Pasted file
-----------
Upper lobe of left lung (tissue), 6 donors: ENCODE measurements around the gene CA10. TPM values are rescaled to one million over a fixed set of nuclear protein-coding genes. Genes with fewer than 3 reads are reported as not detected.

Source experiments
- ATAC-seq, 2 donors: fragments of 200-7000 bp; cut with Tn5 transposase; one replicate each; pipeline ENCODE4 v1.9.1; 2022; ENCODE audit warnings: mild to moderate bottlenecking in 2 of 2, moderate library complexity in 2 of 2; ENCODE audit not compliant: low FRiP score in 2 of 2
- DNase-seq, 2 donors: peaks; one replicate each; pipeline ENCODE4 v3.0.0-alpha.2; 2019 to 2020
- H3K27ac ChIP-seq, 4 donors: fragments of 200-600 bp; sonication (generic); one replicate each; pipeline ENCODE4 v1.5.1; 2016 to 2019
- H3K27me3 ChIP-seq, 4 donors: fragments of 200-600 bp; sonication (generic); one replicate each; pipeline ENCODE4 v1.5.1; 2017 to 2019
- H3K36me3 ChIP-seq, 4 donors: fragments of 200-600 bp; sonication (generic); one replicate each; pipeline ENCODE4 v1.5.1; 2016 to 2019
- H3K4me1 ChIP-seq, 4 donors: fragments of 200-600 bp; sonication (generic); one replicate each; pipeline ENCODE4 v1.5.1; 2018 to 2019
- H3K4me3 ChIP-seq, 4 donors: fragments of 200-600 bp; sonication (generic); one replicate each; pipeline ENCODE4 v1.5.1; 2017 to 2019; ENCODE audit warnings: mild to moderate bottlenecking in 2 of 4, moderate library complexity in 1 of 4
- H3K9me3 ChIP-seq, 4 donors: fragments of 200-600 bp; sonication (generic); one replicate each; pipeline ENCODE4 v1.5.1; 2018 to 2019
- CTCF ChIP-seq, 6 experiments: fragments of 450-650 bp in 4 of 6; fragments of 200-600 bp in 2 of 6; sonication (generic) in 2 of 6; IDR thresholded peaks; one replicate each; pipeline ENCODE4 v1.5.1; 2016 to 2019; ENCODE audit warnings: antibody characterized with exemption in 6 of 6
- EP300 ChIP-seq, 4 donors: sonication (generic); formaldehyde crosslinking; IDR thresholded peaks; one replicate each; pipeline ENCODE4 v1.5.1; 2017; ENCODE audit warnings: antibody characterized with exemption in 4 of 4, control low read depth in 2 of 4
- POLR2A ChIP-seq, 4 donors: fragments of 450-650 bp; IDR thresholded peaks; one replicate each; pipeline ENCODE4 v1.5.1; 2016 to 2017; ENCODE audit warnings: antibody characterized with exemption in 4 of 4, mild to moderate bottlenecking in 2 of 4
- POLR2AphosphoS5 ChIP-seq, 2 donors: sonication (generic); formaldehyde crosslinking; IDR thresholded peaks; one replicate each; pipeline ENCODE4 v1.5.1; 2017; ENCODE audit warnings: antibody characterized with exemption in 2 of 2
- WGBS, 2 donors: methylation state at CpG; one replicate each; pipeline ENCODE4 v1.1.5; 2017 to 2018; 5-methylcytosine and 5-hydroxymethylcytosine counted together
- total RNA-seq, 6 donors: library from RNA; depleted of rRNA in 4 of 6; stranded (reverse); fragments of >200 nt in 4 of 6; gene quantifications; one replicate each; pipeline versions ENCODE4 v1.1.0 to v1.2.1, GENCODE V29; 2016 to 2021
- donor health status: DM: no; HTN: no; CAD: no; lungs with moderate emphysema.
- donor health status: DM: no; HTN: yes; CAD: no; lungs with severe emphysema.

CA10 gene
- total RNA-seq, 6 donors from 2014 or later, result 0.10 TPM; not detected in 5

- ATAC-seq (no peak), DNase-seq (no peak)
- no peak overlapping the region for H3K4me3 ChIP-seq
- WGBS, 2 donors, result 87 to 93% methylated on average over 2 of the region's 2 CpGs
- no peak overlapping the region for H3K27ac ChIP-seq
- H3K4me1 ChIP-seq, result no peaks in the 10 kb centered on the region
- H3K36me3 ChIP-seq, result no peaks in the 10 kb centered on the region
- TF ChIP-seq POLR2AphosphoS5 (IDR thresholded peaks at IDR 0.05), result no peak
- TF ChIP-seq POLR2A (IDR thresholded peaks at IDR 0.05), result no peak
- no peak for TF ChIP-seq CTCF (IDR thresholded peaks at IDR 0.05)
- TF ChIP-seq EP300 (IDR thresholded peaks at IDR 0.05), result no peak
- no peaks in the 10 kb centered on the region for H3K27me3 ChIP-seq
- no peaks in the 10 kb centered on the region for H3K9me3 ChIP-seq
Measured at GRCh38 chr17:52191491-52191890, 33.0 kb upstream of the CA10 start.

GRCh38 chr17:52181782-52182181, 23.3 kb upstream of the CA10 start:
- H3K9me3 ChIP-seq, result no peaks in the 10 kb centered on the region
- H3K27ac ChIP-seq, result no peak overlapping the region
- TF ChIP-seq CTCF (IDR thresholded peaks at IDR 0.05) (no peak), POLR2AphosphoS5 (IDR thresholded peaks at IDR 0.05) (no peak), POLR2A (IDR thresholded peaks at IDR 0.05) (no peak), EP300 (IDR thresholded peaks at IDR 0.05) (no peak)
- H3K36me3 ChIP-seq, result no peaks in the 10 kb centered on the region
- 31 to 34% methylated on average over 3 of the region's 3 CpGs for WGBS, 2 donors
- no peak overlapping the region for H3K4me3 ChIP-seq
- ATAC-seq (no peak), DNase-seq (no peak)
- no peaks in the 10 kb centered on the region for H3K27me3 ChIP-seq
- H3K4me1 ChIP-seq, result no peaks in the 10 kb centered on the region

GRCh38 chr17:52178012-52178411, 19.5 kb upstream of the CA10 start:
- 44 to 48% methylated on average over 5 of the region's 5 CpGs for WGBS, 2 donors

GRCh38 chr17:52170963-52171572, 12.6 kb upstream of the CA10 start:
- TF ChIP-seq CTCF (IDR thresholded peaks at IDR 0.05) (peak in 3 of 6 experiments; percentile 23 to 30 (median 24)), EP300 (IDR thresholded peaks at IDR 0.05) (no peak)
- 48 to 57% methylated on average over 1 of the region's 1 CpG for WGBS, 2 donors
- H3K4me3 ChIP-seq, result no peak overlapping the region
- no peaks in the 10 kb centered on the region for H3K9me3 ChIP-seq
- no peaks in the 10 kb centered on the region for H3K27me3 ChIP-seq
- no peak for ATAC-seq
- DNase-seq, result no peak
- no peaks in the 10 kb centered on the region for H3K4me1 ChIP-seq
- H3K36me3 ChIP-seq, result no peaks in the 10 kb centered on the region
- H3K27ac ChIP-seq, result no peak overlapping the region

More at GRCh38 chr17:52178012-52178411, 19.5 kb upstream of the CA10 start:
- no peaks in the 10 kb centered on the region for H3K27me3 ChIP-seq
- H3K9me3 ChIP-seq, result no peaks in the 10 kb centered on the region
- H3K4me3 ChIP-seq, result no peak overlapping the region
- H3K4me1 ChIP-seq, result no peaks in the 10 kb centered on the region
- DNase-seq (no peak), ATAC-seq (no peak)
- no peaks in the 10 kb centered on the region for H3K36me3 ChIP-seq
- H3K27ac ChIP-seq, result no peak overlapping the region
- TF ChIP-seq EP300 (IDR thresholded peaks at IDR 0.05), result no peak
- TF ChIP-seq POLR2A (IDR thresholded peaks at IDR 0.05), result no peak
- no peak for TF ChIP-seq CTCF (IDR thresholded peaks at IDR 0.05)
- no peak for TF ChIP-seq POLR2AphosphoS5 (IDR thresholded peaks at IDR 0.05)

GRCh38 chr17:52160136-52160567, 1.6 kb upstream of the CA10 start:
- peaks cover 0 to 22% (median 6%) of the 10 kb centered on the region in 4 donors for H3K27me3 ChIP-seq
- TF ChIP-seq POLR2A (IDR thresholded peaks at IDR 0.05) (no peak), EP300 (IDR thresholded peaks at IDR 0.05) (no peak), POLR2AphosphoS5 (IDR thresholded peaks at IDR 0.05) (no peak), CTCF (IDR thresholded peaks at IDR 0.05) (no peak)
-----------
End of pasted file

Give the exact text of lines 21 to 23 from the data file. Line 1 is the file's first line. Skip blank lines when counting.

- ATAC-seq (no peak), DNase-seq (no peak)
- no peak overlapping the region for H3K4me3 ChIP-seq
- WGBS, 2 donors, result 87 to 93% methylated on average over 2 of the region's 2 CpGs